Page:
Funeral protests: Gov. Rick Scott has signed into law a bill that expands a current ban on protesting to all types of funerals.
The governor this week signed the “Funeral Buffer” bill (HB 15) that was approved by the Legislature last month.
The legislation was a response to military funeral protests by a Kansas-based church. The Westboro Baptist Church congregation claims God is punishing the United States for tolerating homosexuality. Protesters often carry signs saying “Thank God for Dead Soldiers.”
The new law prohibits protesting or picketing within 500 feet of any funeral or burial. The law applies from one hour before to one hour after the ceremony. A violation is a first-degree misdemeanor.
Medmal: With doctors seeking greater legal protections, the Florida Senate approved a plan that includes tightening restrictions on expert witnesses in medical-malpractice cases. Senators voted 27-12 for the measure (SB 1792), which now goes to the House.
Groups such as the Florida Medical Association have made the bill a priority, squaring off in a lobbying fight with attorneys who represent injured patients. Perhaps the biggest change in the bill would require that expert witnesses in malpractice cases have the same specialties as the doctors who are defendants. Current law allows expert witnesses to have similar specialties.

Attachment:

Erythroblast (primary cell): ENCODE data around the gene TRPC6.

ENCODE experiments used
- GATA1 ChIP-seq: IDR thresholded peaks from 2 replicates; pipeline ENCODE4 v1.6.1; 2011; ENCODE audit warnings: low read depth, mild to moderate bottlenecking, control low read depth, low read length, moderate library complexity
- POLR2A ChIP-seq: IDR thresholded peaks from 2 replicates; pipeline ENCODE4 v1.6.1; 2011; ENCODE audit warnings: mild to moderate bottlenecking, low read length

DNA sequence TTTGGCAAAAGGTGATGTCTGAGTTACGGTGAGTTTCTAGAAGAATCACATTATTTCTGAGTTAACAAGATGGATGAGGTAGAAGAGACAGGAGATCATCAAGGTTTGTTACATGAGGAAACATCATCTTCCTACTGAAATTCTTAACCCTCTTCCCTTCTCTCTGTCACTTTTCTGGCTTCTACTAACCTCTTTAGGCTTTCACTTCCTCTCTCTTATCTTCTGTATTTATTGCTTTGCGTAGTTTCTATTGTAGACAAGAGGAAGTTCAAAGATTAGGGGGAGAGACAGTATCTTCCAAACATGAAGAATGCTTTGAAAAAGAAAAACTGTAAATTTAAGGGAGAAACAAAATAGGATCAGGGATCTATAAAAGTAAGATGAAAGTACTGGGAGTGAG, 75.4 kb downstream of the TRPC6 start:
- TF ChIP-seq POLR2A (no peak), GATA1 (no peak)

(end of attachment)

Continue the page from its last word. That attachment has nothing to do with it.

Plaintiffs’ attorneys contend that such a change would shrink the pool of expert witnesses and make it harder for injured people to pursue malpractice cases.
The bill also allows any health care provider called as a witness to breach patient confidentiality and give attorneys information about a patient’s treatment.
Charter schools: The Senate Appropriations Subcommittee on Education has made a late change to a bill giving parents a voice in turning around failing schools. The bill was amended to remove the State Board of Education as a final arbiter in settling disputes when parents and local school boards disagree on a turnaround plan.
Under the new version, parents would still be able to propose a plan to improve the school. But the local school board would make the final decision. But the local board would have to explain its reasons for going against the parents’ plan at a public meeting.
Early birthday: House Rules Chairman Rob Schenck, R-Spring Hill, has been known in the past to tease — and, well, almost torment — Rep. Elaine Schwartz, D-Hollywood. They repeatedly went back and forth during the past two years when Schenck was chairman of a health-care committee.
But as Schwartz presented a bill on the House floor about guardianship proceedings, Schenck showed a little love. In honor of Schwartz’s 70th birthday Saturday, Schenck made a procedural move to allow the House to vote on the bill (HB 941) without waiting an additional day, as is usually the case. “That was a very nice birthday present,” Schwartz said, before the House voted 115-0 to approve the bill, drawing applause from members in both parties.
Schenck, however, wasn’t totally done teasing the Democrat. “Rep. Schwartz, you have totally killed my street cred,” he said a few moments later.
Post wire services.